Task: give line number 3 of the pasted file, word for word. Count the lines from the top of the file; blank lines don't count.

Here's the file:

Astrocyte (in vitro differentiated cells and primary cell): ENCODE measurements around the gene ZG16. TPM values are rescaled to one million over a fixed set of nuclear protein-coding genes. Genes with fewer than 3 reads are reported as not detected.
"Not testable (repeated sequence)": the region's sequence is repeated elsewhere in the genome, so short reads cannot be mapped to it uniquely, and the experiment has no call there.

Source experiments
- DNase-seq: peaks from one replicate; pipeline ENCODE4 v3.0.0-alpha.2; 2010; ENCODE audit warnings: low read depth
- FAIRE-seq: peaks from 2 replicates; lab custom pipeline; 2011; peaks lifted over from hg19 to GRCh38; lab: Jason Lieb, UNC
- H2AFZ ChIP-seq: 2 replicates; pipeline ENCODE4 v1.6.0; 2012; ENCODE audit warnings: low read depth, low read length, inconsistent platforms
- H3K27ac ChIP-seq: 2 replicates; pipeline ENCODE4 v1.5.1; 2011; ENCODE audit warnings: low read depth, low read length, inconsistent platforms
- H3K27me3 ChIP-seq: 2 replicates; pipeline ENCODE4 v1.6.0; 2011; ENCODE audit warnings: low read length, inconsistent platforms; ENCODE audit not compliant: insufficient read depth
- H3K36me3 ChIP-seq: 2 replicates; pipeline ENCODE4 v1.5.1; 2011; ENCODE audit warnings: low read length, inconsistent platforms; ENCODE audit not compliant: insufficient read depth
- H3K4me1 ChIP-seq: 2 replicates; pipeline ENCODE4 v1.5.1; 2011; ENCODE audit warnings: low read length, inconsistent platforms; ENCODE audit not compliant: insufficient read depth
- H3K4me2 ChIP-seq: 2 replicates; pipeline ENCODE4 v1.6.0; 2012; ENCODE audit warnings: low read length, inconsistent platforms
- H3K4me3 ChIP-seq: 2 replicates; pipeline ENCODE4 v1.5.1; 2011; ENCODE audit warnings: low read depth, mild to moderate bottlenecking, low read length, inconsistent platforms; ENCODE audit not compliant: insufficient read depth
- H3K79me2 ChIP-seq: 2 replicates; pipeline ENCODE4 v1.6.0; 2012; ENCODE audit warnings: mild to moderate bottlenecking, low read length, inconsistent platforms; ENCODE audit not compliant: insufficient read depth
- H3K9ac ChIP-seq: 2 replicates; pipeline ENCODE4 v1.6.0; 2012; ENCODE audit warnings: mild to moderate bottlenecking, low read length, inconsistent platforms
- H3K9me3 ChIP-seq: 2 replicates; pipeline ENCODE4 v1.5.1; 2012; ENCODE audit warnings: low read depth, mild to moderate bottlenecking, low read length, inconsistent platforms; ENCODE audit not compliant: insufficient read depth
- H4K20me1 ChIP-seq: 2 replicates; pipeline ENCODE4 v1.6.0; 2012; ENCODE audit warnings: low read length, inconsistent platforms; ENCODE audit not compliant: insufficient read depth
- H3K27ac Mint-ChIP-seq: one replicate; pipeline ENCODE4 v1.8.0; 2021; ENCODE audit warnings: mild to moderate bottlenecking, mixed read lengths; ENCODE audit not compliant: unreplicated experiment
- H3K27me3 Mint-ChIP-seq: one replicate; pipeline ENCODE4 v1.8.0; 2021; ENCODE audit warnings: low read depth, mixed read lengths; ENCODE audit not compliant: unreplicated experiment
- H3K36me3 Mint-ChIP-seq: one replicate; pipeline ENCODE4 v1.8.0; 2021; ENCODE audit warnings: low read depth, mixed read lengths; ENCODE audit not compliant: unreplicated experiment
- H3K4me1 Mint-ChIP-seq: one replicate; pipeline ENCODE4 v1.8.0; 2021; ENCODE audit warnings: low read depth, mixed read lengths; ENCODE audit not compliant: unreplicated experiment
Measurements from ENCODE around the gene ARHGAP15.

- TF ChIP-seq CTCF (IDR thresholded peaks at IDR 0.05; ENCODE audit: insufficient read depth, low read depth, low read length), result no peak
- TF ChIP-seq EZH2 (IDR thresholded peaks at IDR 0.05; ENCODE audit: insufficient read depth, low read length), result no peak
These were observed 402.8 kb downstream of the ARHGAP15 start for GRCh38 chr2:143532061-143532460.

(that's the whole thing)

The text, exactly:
Source experiments